News World Pittsburgh synagogue victims named as shooter makes bizarre claims

Pittsburgh synagogue victims named as shooter makes bizarre claims

pittsburgh shooting
A man suspected of bursting into a Pittsburgh synagogue during a baby-naming ceremony and gunning down 11 people has been charged with murder, Photo: Getty
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The man arrested over the mass shooting at a Pittsburgh synagogue later told police that Jews were “committing genocide to his people” and he wanted them all to die.

Robert Gregory Bowers is charged with killing eight men and three women inside the Tree of Life Synagogue on Saturday before a tactical police team tracked him down and shot him, authorities said in state and federal affidavits.

“I just want to kill Jews,” Bowers told an officer, according to one of the documents.

A pair of brothers and a married couple were among his victims, the oldest of whom was a 97 year old who attended the synagogue with her daughter, Karl Williams, chief medical examiner for Allegheny County, told reporters on Monday morning (AEST).  

Dr Williams listed the 11 victims as: Joyce Fienberg, 75; Richard Gottfried, 65, Rose Mallinger, 97; Jerry Rabinowitz, 66; Cecil Rosenthal, 59, and his brother David Rosenthal, 54; married couple Bernice Simon, 84, and Sylvan Simon, 86; Daniel Stein, 71; Melvin Wax, 88; and Irving Younger, 69.

The shooting has been labelled the deadliest attack on Jewish people in American history by the leader of the Anti-Defamation League.

Federal prosecutors have charged suspected gunman Robert Gregory Bowers, who was armed with an AR-15 rifle and three handguns and used all four weapons in the attack, with hate crimes but not domestic terrorism.

The charges laid included 11 state counts of criminal homicide, six counts of aggravated assault and 13 counts of ethnic intimidation.

Pittsburgh police released this picture of suspect Robert Bowers.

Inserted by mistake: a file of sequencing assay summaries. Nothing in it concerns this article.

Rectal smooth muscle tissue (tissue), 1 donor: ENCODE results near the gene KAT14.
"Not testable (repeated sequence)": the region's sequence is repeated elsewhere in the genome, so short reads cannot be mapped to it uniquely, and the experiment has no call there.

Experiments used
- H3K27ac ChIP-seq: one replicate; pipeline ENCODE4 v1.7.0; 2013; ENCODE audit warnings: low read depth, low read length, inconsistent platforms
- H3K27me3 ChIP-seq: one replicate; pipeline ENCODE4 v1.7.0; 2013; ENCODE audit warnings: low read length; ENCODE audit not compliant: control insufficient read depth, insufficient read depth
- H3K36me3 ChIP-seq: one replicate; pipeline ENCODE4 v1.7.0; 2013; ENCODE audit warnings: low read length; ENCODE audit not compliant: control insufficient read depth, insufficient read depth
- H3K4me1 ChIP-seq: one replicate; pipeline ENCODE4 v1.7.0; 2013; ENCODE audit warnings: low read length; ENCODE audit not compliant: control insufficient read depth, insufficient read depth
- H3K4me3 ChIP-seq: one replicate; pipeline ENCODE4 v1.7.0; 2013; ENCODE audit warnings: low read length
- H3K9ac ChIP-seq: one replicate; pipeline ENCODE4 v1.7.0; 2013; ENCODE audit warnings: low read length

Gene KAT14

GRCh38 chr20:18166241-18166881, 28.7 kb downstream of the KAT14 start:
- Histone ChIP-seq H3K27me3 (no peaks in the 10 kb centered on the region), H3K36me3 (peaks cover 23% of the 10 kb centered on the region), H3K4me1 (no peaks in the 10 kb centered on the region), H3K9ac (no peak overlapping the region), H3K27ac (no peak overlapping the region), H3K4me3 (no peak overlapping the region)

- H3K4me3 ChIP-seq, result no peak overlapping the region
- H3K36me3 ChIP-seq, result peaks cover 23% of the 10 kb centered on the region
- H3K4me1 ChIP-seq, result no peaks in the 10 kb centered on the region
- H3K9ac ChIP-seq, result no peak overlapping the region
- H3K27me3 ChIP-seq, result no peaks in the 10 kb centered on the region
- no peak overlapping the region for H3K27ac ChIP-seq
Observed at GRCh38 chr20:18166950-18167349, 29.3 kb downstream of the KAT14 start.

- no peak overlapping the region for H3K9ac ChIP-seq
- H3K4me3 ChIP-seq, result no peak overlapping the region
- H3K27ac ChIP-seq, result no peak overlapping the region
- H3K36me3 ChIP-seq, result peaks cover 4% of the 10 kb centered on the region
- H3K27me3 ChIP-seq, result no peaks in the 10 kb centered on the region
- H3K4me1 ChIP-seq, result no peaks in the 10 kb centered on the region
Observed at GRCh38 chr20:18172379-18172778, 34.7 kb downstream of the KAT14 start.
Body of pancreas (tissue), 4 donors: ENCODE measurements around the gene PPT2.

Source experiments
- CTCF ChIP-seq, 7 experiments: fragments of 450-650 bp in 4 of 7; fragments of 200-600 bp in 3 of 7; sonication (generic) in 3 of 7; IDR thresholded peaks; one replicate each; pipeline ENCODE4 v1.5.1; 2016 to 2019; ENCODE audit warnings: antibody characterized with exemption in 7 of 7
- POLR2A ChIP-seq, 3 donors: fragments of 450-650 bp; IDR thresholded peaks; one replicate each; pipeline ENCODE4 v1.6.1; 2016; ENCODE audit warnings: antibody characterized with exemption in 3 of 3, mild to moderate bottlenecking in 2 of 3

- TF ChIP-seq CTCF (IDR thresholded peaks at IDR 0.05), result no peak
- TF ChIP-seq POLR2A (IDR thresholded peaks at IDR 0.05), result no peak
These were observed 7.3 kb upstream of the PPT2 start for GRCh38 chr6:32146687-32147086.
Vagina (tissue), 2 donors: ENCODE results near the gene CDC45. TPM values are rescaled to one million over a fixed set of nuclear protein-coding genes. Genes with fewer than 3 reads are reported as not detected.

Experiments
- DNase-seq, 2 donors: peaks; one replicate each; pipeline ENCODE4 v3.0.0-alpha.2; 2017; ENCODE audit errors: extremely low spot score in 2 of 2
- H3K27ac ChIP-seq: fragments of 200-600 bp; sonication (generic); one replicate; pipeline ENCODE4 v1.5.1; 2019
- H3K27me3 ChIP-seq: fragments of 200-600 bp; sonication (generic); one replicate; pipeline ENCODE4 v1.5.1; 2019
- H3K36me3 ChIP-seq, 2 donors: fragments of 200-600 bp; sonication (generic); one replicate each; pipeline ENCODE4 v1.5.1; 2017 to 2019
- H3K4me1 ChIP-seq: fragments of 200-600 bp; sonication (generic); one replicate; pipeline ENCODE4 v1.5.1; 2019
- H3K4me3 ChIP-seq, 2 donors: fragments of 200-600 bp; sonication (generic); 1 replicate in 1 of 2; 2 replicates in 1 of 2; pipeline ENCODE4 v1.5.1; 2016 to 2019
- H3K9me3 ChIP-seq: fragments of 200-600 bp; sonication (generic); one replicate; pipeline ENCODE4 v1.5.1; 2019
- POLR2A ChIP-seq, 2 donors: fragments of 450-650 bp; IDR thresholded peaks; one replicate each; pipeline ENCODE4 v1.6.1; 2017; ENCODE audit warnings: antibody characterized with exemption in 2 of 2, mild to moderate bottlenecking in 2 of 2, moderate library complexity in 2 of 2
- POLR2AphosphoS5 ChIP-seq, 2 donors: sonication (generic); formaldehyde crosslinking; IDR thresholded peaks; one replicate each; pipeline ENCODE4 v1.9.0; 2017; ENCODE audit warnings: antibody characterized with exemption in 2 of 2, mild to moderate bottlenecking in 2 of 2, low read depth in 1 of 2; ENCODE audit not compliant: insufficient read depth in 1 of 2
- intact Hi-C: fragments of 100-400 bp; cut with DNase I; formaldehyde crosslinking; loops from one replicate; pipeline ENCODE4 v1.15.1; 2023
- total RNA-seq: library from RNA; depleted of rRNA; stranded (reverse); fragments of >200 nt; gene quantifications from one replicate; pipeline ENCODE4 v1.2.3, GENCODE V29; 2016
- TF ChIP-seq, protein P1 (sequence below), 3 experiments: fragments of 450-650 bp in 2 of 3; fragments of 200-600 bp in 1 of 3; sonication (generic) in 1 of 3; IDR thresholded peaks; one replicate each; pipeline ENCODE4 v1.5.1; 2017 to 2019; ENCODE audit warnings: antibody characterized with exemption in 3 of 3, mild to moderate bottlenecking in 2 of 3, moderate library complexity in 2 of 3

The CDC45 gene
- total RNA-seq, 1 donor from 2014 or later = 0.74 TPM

The 46-year-old Pittsburgh man was also charged in a 29-count federal criminal complaint that included counts of obstructing the free exercise of religious beliefs resulting in death – a federal hate crime – and using a firearm to commit murder.

“A hate crime is where an individual is animated by a hatred or certain animus toward a person of a certain ethnicity or religious faith,” US Attorney Scott Brady said.

“It becomes domestic terrorism where there’s an ideology that that person is then also trying to propagate through violence. We continue to see where that line isBut for now, at this place in our investigation, we’re treating it as a hate crime and charging it as such,” he explained.

US Attorney General Jeff Sessions said the charges “could lead to the death penalty”.

Bowers is in a stable condition after he was shot by authorities as he fled the synagogue.

Calls began coming in to 911 from the synagogue just before 10am on Saturday.

Bowers shot one of the first two officers to respond in the hand, and the other was wounded by “shrapnel and broken glass”, according to court documents.

A tactical team found Bowers on the third floor, where he shot two officers multiple times, an affidavit said.

One of the wounded officers was treated and released, and a second was expected to be released on Sunday. The other two were expected to remain in hospital.

Two other people in the synagogue, a man and a woman, were wounded by Bowers and were in stable condition, court documents said.

Thousands gathered for a vigil on Saturday night. Photo: Getty

The nation’s latest mass shooting drew condemnation and expressions of sympathy from politicians and religious leaders of all stripes. With the midterm election just over a week away, it also reignited a longstanding and bitter debate over guns.

Pope Francis led prayers for Pittsburgh on Sunday in St Peter’s Square.

Calling the shooting an “evil anti-Semitic attack”, US president Donald Trump ordered flags at federal buildings throughout the US to be flown at half-mast. He said he planned to travel to Pittsburgh, but offered no details.

-with AAP

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